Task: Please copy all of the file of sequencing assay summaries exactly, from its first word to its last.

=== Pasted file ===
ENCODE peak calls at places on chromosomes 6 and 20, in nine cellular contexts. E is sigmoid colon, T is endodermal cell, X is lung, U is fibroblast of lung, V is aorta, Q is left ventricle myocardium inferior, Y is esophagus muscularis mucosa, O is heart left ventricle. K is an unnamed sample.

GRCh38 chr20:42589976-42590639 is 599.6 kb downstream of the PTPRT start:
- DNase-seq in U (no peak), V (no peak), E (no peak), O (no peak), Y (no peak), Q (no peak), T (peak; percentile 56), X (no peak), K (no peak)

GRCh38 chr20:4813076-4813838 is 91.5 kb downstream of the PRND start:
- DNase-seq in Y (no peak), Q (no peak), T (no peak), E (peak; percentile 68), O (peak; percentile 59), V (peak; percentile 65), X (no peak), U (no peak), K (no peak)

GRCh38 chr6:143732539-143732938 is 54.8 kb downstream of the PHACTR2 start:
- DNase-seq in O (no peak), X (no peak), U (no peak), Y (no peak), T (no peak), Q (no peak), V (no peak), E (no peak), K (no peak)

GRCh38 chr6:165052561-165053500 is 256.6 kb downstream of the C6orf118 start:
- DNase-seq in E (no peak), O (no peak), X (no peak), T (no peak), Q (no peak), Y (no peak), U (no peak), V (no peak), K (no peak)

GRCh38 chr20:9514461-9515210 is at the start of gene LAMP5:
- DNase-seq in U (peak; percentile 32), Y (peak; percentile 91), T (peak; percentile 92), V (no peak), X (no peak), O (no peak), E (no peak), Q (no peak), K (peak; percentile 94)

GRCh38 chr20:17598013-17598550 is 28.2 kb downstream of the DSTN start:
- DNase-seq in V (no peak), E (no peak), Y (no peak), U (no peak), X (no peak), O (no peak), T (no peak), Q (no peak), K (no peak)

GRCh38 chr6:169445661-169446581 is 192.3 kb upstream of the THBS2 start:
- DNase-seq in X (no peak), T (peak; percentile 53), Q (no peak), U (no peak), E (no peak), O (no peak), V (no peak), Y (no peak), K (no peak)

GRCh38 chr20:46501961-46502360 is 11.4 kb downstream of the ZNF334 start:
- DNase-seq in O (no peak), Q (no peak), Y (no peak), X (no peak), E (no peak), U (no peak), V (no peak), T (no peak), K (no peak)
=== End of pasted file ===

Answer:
ENCODE peak calls at places on chromosomes 6 and 20, in nine cellular contexts. E is sigmoid colon, T is endodermal cell, X is lung, U is fibroblast of lung, V is aorta, Q is left ventricle myocardium inferior, Y is esophagus muscularis mucosa, O is heart left ventricle. K is an unnamed sample.

GRCh38 chr20:42589976-42590639 is 599.6 kb downstream of the PTPRT start:
- DNase-seq in U (no peak), V (no peak), E (no peak), O (no peak), Y (no peak), Q (no peak), T (peak; percentile 56), X (no peak), K (no peak)

GRCh38 chr20:4813076-4813838 is 91.5 kb downstream of the PRND start:
- DNase-seq in Y (no peak), Q (no peak), T (no peak), E (peak; percentile 68), O (peak; percentile 59), V (peak; percentile 65), X (no peak), U (no peak), K (no peak)

GRCh38 chr6:143732539-143732938 is 54.8 kb downstream of the PHACTR2 start:
- DNase-seq in O (no peak), X (no peak), U (no peak), Y (no peak), T (no peak), Q (no peak), V (no peak), E (no peak), K (no peak)

GRCh38 chr6:165052561-165053500 is 256.6 kb downstream of the C6orf118 start:
- DNase-seq in E (no peak), O (no peak), X (no peak), T (no peak), Q (no peak), Y (no peak), U (no peak), V (no peak), K (no peak)

GRCh38 chr20:9514461-9515210 is at the start of gene LAMP5:
- DNase-seq in U (peak; percentile 32), Y (peak; percentile 91), T (peak; percentile 92), V (no peak), X (no peak), O (no peak), E (no peak), Q (no peak), K (peak; percentile 94)

GRCh38 chr20:17598013-17598550 is 28.2 kb downstream of the DSTN start:
- DNase-seq in V (no peak), E (no peak), Y (no peak), U (no peak), X (no peak), O (no peak), T (no peak), Q (no peak), K (no peak)

GRCh38 chr6:169445661-169446581 is 192.3 kb upstream of the THBS2 start:
- DNase-seq in X (no peak), T (peak; percentile 53), Q (no peak), U (no peak), E (no peak), O (no peak), V (no peak), Y (no peak), K (no peak)

GRCh38 chr20:46501961-46502360 is 11.4 kb downstream of the ZNF334 start:
- DNase-seq in O (no peak), Q (no peak), Y (no peak), X (no peak), E (no peak), U (no peak), V (no peak), T (no peak), K (no peak)